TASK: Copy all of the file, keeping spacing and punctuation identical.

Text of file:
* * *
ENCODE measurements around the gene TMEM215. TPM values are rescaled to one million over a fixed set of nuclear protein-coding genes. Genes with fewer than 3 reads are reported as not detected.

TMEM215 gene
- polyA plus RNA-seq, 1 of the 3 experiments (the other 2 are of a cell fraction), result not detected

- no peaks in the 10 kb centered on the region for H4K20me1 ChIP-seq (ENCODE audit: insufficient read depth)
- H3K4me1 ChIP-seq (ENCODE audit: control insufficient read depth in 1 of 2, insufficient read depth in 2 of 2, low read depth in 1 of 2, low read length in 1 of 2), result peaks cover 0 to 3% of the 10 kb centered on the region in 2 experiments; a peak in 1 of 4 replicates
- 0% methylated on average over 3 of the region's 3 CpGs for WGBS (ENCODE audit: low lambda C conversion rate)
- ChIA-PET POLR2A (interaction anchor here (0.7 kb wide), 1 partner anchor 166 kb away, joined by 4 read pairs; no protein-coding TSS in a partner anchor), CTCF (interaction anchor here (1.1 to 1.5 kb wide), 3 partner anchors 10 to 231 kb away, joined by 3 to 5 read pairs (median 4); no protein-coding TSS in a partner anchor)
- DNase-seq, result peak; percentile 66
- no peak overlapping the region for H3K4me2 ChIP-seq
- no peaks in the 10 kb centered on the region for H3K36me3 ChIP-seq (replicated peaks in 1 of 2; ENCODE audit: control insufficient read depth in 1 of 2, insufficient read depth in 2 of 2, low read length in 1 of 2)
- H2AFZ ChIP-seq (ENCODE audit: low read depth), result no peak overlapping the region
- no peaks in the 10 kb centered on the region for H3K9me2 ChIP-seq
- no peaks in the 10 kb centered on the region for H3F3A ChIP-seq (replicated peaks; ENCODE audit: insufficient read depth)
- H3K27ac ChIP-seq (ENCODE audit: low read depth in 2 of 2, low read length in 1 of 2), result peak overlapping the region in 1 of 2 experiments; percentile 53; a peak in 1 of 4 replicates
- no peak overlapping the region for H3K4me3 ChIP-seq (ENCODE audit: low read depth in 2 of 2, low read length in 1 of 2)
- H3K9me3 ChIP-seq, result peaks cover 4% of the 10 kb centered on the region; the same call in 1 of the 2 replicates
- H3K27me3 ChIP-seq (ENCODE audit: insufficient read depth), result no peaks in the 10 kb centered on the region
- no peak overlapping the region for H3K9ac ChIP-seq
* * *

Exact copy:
ENCODE measurements around the gene TMEM215. TPM values are rescaled to one million over a fixed set of nuclear protein-coding genes. Genes with fewer than 3 reads are reported as not detected.

TMEM215 gene
- polyA plus RNA-seq, 1 of the 3 experiments (the other 2 are of a cell fraction), result not detected

- no peaks in the 10 kb centered on the region for H4K20me1 ChIP-seq (ENCODE audit: insufficient read depth)
- H3K4me1 ChIP-seq (ENCODE audit: control insufficient read depth in 1 of 2, insufficient read depth in 2 of 2, low read depth in 1 of 2, low read length in 1 of 2), result peaks cover 0 to 3% of the 10 kb centered on the region in 2 experiments; a peak in 1 of 4 replicates
- 0% methylated on average over 3 of the region's 3 CpGs for WGBS (ENCODE audit: low lambda C conversion rate)
- ChIA-PET POLR2A (interaction anchor here (0.7 kb wide), 1 partner anchor 166 kb away, joined by 4 read pairs; no protein-coding TSS in a partner anchor), CTCF (interaction anchor here (1.1 to 1.5 kb wide), 3 partner anchors 10 to 231 kb away, joined by 3 to 5 read pairs (median 4); no protein-coding TSS in a partner anchor)
- DNase-seq, result peak; percentile 66
- no peak overlapping the region for H3K4me2 ChIP-seq
- no peaks in the 10 kb centered on the region for H3K36me3 ChIP-seq (replicated peaks in 1 of 2; ENCODE audit: control insufficient read depth in 1 of 2, insufficient read depth in 2 of 2, low read length in 1 of 2)
- H2AFZ ChIP-seq (ENCODE audit: low read depth), result no peak overlapping the region
- no peaks in the 10 kb centered on the region for H3K9me2 ChIP-seq
- no peaks in the 10 kb centered on the region for H3F3A ChIP-seq (replicated peaks; ENCODE audit: insufficient read depth)
- H3K27ac ChIP-seq (ENCODE audit: low read depth in 2 of 2, low read length in 1 of 2), result peak overlapping the region in 1 of 2 experiments; percentile 53; a peak in 1 of 4 replicates
- no peak overlapping the region for H3K4me3 ChIP-seq (ENCODE audit: low read depth in 2 of 2, low read length in 1 of 2)
- H3K9me3 ChIP-seq, result peaks cover 4% of the 10 kb centered on the region; the same call in 1 of the 2 replicates
- H3K27me3 ChIP-seq (ENCODE audit: insufficient read depth), result no peaks in the 10 kb centered on the region
- no peak overlapping the region for H3K9ac ChIP-seq